More Hong Kong companies expected to quit Pearl River Delta
Industry body says firms facing difficulties in region once known as factory to the world
The Pearl River Delta, once regarded as the factory to the world, will lose 10 per cent of its Hong Kong-owned factories over the next two years.
The warning came from Stanley Lau Chin-ho, a deputy chairman of the Federation of Hong Kong Industries, who added that in the past few months, several factories making watch components had closed down.
"They have been in the business for over 10 years. Unfortunately, due to the difficulties they have been facing, they are not confident they can survive. In the next one to two years, we expect more factories from watch and other industries to have the same problems," Lau said.
Hong Kong manufacturers have most of their factories in Guangdong's Pearl River Delta, where Hong Kong investment has been a driving force to make the delta the most important manufacturing base in the world.
In 2011, Lau said the delta would lose 30 per cent of its factories in three to five years.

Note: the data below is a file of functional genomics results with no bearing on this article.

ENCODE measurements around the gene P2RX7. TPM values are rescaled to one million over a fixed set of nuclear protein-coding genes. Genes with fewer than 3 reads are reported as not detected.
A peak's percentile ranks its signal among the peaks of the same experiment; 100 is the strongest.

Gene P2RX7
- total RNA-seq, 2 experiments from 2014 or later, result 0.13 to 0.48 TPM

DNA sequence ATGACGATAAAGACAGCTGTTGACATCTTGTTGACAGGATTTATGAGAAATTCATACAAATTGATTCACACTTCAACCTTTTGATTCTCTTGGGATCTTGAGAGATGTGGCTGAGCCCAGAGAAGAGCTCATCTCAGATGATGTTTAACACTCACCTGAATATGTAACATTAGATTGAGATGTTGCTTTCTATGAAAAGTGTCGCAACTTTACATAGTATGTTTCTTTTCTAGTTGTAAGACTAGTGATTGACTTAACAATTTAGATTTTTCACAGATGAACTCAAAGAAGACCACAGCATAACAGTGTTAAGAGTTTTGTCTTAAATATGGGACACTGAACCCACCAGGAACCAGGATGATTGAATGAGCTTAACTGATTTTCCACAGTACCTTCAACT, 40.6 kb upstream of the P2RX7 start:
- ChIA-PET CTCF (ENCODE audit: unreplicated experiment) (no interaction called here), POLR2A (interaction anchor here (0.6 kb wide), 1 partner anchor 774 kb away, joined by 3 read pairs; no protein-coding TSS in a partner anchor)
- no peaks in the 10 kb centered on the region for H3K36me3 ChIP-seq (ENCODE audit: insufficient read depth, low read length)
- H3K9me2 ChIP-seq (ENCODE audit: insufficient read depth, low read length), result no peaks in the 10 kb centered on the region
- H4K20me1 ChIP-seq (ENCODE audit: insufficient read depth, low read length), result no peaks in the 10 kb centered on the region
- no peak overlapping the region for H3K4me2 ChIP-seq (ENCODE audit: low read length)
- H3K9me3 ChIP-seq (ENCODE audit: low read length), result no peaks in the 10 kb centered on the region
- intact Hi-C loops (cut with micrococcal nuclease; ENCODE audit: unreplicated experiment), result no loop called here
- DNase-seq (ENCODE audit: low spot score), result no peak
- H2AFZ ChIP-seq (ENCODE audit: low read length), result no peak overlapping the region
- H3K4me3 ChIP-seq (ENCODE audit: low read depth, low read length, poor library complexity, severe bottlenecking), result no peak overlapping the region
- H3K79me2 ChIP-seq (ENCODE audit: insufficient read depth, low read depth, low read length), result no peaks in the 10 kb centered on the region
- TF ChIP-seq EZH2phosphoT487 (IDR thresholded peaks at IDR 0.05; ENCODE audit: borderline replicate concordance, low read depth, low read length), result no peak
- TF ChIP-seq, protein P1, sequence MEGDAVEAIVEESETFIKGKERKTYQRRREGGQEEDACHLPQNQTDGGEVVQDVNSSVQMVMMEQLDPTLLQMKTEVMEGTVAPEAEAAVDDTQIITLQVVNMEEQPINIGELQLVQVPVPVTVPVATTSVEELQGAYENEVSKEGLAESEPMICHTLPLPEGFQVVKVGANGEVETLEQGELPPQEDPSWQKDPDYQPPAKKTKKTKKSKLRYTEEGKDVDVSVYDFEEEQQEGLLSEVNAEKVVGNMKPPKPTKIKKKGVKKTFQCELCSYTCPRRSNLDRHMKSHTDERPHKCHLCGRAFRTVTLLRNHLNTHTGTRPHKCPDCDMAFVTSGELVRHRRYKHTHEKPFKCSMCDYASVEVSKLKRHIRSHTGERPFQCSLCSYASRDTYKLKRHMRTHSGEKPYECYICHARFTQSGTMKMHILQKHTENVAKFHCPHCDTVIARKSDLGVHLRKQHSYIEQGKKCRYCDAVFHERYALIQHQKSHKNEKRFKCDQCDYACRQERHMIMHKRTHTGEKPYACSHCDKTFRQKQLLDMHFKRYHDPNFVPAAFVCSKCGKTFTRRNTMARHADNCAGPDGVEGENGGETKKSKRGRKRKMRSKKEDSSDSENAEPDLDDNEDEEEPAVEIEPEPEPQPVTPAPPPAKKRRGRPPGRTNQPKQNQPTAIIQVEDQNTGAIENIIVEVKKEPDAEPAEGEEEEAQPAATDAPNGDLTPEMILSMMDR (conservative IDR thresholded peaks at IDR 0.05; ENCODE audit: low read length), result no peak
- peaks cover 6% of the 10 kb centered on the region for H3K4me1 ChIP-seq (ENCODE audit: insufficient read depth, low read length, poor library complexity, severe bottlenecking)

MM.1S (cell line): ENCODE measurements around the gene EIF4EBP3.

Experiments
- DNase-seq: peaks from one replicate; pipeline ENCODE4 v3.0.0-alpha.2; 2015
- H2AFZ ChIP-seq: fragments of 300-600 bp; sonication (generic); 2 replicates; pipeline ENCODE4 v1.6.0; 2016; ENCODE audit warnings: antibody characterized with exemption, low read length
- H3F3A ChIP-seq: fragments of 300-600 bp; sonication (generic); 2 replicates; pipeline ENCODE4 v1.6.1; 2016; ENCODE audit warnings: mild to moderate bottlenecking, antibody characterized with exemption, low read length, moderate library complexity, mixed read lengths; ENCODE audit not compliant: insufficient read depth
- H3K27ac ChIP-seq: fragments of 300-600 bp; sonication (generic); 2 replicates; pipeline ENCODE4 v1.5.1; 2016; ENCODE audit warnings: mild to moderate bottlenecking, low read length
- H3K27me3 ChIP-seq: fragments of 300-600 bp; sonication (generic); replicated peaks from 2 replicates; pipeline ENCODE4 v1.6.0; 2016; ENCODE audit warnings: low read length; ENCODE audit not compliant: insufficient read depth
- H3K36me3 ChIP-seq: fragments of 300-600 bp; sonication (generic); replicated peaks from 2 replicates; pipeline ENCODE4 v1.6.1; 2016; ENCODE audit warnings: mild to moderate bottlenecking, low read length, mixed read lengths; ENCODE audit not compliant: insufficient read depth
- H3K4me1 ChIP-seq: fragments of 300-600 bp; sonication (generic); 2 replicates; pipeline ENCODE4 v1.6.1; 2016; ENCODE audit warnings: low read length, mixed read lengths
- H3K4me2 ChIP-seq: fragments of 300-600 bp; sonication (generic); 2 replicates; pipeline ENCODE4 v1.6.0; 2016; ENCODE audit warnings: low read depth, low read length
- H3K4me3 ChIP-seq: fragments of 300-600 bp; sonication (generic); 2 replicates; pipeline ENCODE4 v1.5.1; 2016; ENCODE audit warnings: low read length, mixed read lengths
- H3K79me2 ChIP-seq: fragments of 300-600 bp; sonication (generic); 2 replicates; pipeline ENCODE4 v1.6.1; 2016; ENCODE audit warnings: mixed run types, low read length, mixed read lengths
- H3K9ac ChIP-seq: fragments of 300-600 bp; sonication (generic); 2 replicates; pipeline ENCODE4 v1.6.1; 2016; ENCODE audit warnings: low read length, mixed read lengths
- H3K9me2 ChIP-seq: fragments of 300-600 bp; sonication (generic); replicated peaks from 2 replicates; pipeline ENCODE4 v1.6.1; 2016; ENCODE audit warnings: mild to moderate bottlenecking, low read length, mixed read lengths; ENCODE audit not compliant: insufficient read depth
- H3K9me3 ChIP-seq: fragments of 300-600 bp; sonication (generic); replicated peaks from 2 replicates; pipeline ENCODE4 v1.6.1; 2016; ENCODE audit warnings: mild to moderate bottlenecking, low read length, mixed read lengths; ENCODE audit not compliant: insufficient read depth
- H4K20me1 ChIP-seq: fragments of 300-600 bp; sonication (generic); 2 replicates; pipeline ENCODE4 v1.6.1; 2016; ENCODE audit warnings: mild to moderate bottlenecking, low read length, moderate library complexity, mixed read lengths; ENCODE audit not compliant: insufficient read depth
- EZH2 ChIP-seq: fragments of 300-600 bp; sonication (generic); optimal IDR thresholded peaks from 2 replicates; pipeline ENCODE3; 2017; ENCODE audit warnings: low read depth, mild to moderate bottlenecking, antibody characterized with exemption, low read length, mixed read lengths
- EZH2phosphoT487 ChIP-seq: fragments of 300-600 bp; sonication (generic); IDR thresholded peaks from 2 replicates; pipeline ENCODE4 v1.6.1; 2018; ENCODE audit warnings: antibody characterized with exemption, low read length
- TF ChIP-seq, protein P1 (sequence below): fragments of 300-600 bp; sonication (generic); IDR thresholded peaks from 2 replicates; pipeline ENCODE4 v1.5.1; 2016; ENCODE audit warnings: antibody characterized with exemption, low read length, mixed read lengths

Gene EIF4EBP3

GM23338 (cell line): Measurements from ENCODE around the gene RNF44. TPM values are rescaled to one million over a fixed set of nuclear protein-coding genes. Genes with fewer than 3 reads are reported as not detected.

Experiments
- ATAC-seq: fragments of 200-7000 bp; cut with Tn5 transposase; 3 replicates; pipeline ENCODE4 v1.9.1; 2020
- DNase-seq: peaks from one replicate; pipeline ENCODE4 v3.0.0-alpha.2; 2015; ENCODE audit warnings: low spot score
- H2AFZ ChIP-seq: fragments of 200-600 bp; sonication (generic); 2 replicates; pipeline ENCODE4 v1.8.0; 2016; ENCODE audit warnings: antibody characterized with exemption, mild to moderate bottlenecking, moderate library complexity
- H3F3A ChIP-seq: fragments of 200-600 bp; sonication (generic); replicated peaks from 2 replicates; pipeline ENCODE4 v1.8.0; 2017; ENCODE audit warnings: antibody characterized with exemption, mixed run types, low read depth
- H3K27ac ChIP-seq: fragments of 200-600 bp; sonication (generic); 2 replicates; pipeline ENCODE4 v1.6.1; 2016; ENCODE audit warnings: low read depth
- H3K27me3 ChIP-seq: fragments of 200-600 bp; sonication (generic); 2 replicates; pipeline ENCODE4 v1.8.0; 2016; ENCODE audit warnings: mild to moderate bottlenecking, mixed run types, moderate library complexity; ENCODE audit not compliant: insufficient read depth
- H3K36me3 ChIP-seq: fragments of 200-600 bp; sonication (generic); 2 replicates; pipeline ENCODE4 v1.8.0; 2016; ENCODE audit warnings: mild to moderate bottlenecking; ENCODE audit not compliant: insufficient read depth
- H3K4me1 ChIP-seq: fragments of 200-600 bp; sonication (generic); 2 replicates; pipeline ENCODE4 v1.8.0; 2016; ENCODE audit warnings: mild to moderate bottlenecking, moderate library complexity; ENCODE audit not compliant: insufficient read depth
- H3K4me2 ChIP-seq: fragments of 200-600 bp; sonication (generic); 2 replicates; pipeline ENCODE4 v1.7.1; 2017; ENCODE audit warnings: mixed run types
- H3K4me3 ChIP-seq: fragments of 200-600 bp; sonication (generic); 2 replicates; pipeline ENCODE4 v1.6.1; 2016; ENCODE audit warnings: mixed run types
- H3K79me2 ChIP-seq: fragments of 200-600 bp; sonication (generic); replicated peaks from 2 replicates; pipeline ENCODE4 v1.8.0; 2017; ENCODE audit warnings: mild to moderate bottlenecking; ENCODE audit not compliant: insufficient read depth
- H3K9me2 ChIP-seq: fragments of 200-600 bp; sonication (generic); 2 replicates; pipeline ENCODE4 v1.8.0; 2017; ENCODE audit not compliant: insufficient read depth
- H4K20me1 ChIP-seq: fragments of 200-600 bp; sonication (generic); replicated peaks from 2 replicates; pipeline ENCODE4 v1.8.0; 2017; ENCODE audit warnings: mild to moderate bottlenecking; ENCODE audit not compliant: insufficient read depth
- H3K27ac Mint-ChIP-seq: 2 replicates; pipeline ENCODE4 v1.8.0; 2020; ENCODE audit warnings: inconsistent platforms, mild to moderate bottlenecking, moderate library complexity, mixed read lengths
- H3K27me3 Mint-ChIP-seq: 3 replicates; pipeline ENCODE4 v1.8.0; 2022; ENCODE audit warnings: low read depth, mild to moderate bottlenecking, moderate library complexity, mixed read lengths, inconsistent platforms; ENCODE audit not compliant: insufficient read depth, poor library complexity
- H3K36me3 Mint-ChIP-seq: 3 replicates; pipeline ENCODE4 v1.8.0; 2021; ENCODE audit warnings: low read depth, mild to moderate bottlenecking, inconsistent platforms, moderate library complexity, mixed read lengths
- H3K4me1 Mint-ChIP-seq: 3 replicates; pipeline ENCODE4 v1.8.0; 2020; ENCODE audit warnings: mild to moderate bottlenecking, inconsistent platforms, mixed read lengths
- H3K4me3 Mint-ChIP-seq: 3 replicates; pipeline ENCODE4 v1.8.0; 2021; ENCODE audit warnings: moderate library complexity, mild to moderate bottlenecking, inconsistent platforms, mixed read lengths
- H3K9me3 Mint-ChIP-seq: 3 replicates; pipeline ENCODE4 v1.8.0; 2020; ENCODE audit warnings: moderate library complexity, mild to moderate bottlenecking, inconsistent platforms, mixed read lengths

"It is quite realistic [to assume] this will happen," he said yesterday. "We see more Hong Kong manufacturers in labour-intensive sectors considering relocating to interior regions in the mainland or Southeast Asian countries, where labour supply is abundant."
The minimum wage in Guangdong would rise 12 to 15 per cent this year, Lau said. "Fifteen per cent is quite high. It will have a great impact. Hiring in the delta will be difficult in 2013."
Guangdong also suffers from electricity shortage. Factories going without electricity for one or two days a week was common last summer, Lau said.
Hong Kong's exports this year would grow in single digits, federation chairman Roy Chung Chi-ping said.
The recession facing debt-ridden European countries might continue this year, Chung said.
"The uncertain economic outlook for Europe will remain a major threat to the recovery of the global economy. If there are signs of deterioration in the global market, the government needs to provide extra support for our exporters," he said.
The US economy would see modest growth this year, but demand might be dampened.
However, Hong Kong should enjoy steady increase in exports to Russia, Southeast Asia and the Middle East, Chung said.
The federation expects Hong Kong's economy to grow 3 to 4 per cent this year.